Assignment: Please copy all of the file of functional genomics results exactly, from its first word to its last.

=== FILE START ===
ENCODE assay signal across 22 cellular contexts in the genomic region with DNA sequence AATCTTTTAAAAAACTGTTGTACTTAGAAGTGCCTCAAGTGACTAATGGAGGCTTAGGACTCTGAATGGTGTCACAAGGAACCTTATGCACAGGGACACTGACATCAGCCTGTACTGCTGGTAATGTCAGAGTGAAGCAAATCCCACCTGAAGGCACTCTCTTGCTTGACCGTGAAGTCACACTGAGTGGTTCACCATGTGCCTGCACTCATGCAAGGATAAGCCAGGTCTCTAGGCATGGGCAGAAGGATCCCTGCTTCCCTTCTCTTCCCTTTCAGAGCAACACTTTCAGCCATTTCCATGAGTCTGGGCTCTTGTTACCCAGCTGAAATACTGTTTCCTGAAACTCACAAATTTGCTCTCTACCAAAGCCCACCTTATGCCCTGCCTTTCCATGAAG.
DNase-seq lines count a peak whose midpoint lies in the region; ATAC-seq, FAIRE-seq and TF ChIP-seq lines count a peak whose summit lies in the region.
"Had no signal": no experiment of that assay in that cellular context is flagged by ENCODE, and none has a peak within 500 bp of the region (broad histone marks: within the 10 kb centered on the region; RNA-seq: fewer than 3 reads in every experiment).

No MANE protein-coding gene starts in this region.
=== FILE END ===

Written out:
ENCODE assay signal across 22 cellular contexts in the genomic region with DNA sequence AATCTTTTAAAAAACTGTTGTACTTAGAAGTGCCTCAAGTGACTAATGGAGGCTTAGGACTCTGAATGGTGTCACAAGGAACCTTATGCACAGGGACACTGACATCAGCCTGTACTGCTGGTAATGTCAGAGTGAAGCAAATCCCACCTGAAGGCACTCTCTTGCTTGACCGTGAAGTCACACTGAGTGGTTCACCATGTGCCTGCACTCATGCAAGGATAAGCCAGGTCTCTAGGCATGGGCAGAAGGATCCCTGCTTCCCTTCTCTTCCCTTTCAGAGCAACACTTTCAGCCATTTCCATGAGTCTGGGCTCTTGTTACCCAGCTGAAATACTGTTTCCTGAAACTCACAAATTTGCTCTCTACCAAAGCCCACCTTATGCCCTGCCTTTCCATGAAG.
DNase-seq lines count a peak whose midpoint lies in the region; ATAC-seq, FAIRE-seq and TF ChIP-seq lines count a peak whose summit lies in the region.
"Had no signal": no experiment of that assay in that cellular context is flagged by ENCODE, and none has a peak within 500 bp of the region (broad histone marks: within the 10 kb centered on the region; RNA-seq: fewer than 3 reads in every experiment).

No MANE protein-coding gene starts in this region.